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President Zurabishvili vows to return to Georgia to ‘defend the country’s European future’

10 June 2022
Salome Zurabishvili. Official photo.

Georgian President Salome Zurabishvili has vowed to return from a trip abroad to defend the ‘European future’ of the country, after she said the government blocked her from visiting European capitals, including Kyiv.

The comments come as the government faces mounting pressure from the West over democratic backsliding including attacks on the freedom of the press.

In an apparently impromptu press briefing in Brussels on Friday, Zurabishvili claimed she had intended to visit France, Poland, and Ukraine.

‘I wanted to go to France, Poland, and possibly even Ukraine, a country that we are in this together with and to which we should be grateful, as without it there would be no accelerated process [of joining the EU] but I got yet another rejection for these trips’.

Georgia, along with Moldova and Ukraine, submitted an official application to join the EU following Russia’s invasion of Ukraine. A decision on whether to grant the three countries candidate status is expected later this month.

Zurabishvili went on to say that it was her constitutional duty to contribute to Georgia’s advancement towards the EU.

‘This is not something where I alone can counteract the inactivity of the whole government’.


‘I don’t believe that there is any other future for Georgia if not a European future. I don’t believe that we should sacrifice ourselves for anyone while advancing in this process — neither Saakashvili, nor Gvaramia, nor Bidzina Ivanishvili. There is nothing that should stop us defending the future of our children. For this, I’m returning to Georgia and will defend this future there’.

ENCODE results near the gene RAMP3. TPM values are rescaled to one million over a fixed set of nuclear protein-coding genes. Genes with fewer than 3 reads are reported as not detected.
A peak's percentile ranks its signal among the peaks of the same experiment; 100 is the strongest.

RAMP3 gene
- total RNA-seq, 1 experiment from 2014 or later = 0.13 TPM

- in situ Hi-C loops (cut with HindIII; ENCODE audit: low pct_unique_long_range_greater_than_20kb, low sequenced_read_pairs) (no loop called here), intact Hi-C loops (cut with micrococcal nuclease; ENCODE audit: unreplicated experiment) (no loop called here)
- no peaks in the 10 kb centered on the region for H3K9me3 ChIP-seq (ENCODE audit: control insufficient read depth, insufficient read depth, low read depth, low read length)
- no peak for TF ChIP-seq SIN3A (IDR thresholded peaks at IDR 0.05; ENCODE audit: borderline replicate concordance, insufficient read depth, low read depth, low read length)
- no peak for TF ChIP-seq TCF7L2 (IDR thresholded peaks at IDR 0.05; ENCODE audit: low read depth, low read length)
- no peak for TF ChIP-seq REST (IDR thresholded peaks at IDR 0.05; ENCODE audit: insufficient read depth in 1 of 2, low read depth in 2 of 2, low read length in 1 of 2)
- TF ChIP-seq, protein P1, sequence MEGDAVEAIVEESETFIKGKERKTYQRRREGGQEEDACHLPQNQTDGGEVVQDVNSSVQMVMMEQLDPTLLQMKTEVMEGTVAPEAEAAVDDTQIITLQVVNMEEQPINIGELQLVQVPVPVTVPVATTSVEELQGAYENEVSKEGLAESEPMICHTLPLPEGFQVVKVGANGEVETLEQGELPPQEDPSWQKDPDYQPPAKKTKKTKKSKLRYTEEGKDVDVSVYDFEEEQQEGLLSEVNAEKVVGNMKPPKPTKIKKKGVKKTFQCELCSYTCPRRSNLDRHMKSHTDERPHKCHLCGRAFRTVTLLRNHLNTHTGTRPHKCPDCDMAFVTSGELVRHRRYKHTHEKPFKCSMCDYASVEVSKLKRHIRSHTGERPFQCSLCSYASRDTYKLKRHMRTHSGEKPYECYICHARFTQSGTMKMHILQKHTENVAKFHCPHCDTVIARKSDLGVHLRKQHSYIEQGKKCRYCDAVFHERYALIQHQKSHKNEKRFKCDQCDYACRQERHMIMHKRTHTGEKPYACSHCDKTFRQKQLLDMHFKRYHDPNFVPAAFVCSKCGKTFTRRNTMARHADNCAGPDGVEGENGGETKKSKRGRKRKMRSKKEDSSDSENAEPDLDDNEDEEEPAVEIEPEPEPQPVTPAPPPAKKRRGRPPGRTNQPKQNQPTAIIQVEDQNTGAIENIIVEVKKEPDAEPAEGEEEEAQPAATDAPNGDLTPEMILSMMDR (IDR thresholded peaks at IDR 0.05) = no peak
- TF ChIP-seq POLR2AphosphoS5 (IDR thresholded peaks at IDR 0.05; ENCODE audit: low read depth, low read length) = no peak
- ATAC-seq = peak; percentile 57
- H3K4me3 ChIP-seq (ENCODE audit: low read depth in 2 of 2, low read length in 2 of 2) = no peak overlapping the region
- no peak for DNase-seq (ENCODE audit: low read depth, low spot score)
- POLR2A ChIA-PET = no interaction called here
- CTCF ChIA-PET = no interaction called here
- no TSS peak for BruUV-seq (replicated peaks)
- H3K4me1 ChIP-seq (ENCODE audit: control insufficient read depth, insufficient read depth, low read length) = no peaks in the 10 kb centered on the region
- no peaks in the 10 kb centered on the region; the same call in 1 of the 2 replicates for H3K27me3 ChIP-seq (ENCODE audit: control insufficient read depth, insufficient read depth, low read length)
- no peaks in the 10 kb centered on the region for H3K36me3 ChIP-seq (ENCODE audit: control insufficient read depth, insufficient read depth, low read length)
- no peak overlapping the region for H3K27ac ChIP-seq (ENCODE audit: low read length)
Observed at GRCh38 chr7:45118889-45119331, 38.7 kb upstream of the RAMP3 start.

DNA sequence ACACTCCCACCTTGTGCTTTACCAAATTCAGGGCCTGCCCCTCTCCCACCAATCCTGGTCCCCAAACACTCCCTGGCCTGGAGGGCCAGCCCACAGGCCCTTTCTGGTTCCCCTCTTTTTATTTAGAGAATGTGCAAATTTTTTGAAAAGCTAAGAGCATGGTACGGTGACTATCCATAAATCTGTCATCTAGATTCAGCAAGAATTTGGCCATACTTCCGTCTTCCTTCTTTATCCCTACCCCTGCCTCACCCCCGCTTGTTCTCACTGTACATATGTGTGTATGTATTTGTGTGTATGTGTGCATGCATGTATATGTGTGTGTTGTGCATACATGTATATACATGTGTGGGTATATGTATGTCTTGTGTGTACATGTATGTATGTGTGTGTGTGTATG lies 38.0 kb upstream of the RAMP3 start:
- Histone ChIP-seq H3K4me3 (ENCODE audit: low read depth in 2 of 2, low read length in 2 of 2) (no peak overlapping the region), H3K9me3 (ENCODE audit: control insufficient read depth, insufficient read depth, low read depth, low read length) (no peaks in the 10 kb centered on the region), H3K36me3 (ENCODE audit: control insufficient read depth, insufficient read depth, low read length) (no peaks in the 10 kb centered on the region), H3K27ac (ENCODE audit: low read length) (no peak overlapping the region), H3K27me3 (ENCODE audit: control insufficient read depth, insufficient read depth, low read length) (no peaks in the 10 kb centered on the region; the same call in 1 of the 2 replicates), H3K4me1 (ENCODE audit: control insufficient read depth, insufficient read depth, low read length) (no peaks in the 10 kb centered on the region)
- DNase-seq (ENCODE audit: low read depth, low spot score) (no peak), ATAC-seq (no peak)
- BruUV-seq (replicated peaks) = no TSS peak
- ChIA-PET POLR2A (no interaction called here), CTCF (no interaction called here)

In her speech on Friday evening, the President also criticised the ruling party for a scathing resolution passed by the European Parliament on Thursday, and ‘more unfortunately’, for the government’s reaction to the resolution which she said had ‘disabled’ her from ‘effectively defending our candidacy today’. 

The resolution reprimanded the Georgian authorities for the declining state of media freedom, a lack of institutional reforms, and a failure to punish the organisers of last summer’s riots in Tbilisi. It also called for the EU to consider sanctioning Georgian Dream founder Bidzina Ivanishvili.

The government has reacted defiantly, with members and supporters of the ruling party even questioning Georgia’s EU membership aspirations.

Mounting tensions between the president and the government

Zurabishvili’s comments represent the widening of a growing rift between her and the ruling party, who supported her election in November 2018. 

Those tensions have continued to spiral following Georgia’s lukewarm support for Ukraine following the Russian invasion.

The Georgian Government has faced criticism from opposition groups for their failure to visit Ukrainian President Volodymyr Zelensky in Kyiv since the war erupted. 

In mid-April, Georgian lawmakers visited war-torn Ukrainian cities after some hesitation and a long debate over what the Georgian government said was ‘ungrounded’ criticism of Georgia by Ukrainian authorities. 

While addressing parliament on 14 March Zurabishvili slammed the government for then too preventing her from making official visits to European capitals to discuss the Russian invasion of Ukraine.

She said the government had refused to allow working visits to Paris, Brussels, Berlin, and Warsaw on 26 February, two days after the invasion.

Zurabishvili said she had still managed to conduct meetings using her ‘personal contacts’ outside of her official capacity.

The Georgian Government quickly responded by appealing to the Constitutional Court over her alleged refusal to confirm Georgian ambassadors, something critics considered retaliation against the president. 

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